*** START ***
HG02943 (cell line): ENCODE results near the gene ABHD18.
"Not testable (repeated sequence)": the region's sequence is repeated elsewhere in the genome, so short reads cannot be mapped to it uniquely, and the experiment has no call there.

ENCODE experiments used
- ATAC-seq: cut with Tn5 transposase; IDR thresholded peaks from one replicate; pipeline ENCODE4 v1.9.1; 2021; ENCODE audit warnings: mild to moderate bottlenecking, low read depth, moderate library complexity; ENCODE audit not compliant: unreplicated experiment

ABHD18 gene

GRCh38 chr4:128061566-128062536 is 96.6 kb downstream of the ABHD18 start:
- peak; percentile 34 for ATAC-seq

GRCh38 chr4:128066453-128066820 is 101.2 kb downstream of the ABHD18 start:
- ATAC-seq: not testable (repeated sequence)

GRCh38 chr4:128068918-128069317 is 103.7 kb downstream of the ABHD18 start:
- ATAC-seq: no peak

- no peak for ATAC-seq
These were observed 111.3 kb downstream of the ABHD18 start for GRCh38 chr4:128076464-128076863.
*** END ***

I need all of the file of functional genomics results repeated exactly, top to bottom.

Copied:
HG02943 (cell line): ENCODE results near the gene ABHD18.
"Not testable (repeated sequence)": the region's sequence is repeated elsewhere in the genome, so short reads cannot be mapped to it uniquely, and the experiment has no call there.

ENCODE experiments used
- ATAC-seq: cut with Tn5 transposase; IDR thresholded peaks from one replicate; pipeline ENCODE4 v1.9.1; 2021; ENCODE audit warnings: mild to moderate bottlenecking, low read depth, moderate library complexity; ENCODE audit not compliant: unreplicated experiment

ABHD18 gene

GRCh38 chr4:128061566-128062536 is 96.6 kb downstream of the ABHD18 start:
- peak; percentile 34 for ATAC-seq

GRCh38 chr4:128066453-128066820 is 101.2 kb downstream of the ABHD18 start:
- ATAC-seq: not testable (repeated sequence)

GRCh38 chr4:128068918-128069317 is 103.7 kb downstream of the ABHD18 start:
- ATAC-seq: no peak

- no peak for ATAC-seq
These were observed 111.3 kb downstream of the ABHD18 start for GRCh38 chr4:128076464-128076863.